With just a glance at the new AdWords interface, you can tell there a lot of changes. And these changes are… interesting. Tools we used weekly, or even daily, are in a new place, called a different name, or simply don’t exist yet in the new set-up. Most search marketers have been using AdWords for years, so it is a bit hard to switch over to the new layout. It probably makes sense to the people at Google, but to those who manage AdWords accounts, everything seems a little out-of-whack.
One positive about the new AdWords is the Overview. AdWords improved the color scheme, modernized the look and feel, and revamped the Overview with new information. The old interface focused on the performance of various keywords and campaigns. The new set-up highlights search terms, devices used, biggest changes seen in the account, and information on when people are searching for your keywords.
Check out the old AdWords Home screen, which highlights keyword-level data, such as the keywords in your account with good quality scores but not much for search volume:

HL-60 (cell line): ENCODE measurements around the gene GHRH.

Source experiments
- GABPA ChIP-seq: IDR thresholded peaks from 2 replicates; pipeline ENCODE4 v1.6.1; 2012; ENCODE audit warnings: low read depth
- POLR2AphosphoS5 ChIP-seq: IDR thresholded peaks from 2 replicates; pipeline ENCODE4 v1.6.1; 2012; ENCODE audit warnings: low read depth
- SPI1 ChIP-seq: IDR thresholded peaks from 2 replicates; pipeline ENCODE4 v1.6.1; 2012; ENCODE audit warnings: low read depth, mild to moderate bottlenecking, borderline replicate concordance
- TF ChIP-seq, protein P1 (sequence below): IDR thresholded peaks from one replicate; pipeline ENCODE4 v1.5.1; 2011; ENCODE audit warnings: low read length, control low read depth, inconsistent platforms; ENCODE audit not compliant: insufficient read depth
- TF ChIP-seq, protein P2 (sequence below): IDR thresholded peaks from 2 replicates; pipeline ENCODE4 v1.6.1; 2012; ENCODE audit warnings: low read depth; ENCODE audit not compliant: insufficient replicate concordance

Now, compare the old AdWords to the “new and improved” AdWords Overview page:
The new Overview dashboard page is honestly one of the best things I see about the new “Beta” AdWords UI. Once you move out of this tab, though, everything goes AWOL. First, what used to be horizontal on the old AdWords set-up is now vertical. Confusing. A few of the buttons are different as well, and there are some new additions to the user interface. While the switch is still fresh, you have to really hunt for the button/information you want. Some things do not save correctly across both platforms, and some things simply do not exist – like those trusty filters you had saved, for example.
Wondering where things moved, what has been added, or what is even going on with the new AdWords? The graphic below might help.
This WordStream Blog provides a list of items that still are not available on the new interface, including:
- Advanced editing, like automated rules, bulk uploads, copy/paste
- Ad extension creation, management, and reporting
- Business data and shared library
- Remarketing, audience, and topic targeting and mobile app installs for Display Ads
- Bid adjustments for targeting methods
The new AdWords Interface is an adjustment, to say the least. Muscle memory dies a slow death when it comes to just about anything, especially with a program you spend time in every single day. Like old dogs forced to learn new tricks, we know just how tempting it is to click that wrench in the upper right corner and “Return to previous AdWords” when you can’t find what you’re looking for. But if we don’t all get used to the new UI, we might be out of luck when Google says sayonara to the old version.